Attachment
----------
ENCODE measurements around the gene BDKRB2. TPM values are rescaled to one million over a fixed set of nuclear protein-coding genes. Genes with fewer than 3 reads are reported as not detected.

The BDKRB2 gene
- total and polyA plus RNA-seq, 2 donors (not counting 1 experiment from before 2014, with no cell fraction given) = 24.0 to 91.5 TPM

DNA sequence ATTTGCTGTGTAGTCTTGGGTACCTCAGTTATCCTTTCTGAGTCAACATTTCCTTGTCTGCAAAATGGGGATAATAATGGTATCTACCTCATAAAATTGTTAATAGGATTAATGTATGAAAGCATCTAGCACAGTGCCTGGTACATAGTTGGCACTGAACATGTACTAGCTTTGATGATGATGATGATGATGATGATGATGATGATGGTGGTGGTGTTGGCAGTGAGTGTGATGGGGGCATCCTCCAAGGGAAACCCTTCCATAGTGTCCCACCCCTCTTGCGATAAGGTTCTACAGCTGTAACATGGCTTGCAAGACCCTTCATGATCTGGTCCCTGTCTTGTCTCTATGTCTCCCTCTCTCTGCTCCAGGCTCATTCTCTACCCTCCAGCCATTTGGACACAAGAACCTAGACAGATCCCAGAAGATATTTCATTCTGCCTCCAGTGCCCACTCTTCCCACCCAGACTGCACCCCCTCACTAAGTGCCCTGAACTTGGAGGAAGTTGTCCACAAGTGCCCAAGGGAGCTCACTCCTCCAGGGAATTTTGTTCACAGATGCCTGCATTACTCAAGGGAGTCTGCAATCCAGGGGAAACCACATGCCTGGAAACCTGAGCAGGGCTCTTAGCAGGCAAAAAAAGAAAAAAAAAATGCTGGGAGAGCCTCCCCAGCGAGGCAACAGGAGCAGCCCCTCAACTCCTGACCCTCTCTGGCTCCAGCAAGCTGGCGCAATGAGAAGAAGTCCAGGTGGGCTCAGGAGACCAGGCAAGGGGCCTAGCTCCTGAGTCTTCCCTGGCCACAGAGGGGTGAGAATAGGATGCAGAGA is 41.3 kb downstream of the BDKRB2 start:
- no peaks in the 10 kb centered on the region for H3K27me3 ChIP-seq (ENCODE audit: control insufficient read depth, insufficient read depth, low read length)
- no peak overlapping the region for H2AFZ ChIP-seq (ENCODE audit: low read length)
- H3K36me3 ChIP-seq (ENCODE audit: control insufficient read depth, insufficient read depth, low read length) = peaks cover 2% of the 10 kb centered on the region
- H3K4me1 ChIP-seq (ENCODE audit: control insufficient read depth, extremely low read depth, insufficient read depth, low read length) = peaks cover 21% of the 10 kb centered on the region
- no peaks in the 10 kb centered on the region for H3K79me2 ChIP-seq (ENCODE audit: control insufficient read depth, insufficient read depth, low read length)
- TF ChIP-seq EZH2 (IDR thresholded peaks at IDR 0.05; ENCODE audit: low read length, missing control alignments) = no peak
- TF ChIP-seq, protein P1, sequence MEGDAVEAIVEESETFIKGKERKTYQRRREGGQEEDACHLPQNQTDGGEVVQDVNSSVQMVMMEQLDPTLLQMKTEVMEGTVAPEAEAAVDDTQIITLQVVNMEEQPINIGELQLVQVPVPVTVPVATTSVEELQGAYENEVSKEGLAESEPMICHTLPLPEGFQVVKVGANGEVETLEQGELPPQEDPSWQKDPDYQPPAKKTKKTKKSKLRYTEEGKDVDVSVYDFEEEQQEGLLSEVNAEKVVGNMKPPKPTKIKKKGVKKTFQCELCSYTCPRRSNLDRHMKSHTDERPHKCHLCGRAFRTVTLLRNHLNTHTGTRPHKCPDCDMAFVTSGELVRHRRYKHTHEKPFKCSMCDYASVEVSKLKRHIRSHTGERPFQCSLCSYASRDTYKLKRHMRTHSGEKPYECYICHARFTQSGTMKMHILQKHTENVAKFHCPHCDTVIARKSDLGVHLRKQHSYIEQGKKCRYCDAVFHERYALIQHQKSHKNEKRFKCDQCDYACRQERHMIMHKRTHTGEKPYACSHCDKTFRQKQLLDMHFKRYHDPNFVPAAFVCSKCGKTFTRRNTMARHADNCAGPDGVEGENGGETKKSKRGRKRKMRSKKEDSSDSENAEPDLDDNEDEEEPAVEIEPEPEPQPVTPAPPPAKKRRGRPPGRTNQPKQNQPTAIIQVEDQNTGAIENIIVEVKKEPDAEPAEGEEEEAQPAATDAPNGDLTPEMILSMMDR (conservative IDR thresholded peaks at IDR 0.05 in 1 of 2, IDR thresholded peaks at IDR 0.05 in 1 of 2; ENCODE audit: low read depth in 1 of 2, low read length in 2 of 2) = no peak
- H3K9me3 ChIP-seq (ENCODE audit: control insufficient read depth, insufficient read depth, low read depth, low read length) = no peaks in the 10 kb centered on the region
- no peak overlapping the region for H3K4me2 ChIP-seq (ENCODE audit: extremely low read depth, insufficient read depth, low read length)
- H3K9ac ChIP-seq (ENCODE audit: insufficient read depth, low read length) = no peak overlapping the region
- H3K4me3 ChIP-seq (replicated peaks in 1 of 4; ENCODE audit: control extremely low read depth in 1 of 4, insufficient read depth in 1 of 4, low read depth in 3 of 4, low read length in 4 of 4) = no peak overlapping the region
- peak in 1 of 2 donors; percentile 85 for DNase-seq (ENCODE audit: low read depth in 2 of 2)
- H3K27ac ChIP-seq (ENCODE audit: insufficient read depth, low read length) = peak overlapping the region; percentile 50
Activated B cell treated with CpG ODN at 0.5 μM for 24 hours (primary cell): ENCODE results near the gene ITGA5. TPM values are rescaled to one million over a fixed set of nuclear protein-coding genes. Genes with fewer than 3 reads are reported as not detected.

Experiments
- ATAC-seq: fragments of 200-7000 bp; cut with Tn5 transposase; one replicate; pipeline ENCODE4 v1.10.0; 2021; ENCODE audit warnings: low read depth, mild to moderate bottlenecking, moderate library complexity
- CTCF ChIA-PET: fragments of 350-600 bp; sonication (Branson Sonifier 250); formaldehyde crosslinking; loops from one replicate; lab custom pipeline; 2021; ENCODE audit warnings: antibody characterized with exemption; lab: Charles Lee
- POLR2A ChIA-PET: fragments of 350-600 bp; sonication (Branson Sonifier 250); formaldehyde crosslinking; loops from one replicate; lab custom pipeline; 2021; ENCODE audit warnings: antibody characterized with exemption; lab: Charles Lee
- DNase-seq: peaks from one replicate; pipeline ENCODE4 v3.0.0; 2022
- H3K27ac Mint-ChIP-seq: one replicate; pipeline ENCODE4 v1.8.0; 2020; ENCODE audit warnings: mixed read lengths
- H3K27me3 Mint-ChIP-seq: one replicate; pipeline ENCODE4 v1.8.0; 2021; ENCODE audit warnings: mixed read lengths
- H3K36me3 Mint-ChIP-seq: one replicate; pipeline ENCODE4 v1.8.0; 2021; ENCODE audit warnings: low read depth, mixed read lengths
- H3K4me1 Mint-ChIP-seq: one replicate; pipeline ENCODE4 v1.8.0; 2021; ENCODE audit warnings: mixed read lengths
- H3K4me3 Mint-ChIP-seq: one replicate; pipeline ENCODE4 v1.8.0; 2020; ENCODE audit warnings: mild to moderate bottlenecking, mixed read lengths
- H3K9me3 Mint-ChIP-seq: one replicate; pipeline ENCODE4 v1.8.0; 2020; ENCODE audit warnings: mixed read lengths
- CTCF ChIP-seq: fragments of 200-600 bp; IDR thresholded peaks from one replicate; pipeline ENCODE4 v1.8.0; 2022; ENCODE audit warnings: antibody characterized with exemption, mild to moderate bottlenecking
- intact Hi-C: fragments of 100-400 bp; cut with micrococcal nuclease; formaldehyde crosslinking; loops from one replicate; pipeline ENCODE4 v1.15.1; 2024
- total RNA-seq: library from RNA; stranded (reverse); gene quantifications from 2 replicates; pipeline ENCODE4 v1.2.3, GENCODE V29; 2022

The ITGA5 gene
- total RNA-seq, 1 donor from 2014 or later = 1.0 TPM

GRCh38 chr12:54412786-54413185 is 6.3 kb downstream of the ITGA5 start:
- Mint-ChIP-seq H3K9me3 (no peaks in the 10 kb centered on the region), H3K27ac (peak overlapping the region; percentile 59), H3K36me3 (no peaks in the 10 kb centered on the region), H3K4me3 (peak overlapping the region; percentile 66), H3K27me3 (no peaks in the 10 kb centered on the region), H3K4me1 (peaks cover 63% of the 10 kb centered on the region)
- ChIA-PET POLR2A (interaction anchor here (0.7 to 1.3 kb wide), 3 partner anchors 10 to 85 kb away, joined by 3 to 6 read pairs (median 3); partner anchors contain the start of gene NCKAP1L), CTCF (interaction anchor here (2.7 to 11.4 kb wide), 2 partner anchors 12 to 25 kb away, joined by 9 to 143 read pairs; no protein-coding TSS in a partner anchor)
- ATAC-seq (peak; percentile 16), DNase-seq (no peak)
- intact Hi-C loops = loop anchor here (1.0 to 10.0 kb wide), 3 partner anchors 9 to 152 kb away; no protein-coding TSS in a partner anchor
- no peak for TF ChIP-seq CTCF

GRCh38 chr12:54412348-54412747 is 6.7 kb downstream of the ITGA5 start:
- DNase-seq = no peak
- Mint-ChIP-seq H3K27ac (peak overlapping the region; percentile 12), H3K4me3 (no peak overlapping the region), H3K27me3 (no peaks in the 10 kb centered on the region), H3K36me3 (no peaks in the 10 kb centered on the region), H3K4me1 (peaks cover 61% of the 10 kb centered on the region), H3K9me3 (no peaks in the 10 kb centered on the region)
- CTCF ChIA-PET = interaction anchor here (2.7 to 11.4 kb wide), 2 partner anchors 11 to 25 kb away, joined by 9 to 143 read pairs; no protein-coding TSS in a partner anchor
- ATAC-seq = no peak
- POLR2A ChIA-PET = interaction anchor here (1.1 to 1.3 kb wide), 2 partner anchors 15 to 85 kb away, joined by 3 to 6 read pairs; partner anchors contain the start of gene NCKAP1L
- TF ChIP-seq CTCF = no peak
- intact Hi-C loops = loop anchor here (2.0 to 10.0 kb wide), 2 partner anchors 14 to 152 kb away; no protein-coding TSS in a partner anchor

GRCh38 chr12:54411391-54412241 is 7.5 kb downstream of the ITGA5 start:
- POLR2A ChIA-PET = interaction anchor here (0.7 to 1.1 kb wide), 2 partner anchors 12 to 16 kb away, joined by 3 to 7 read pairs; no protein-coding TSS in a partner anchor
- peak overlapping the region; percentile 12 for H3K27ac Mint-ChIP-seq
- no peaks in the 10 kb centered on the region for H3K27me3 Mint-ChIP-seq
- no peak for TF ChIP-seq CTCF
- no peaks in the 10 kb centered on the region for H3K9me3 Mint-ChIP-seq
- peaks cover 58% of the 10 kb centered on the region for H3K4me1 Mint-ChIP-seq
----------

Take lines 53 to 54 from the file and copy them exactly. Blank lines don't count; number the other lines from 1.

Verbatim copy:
- no peak for TF ChIP-seq CTCF
- no peaks in the 10 kb centered on the region for H3K9me3 Mint-ChIP-seq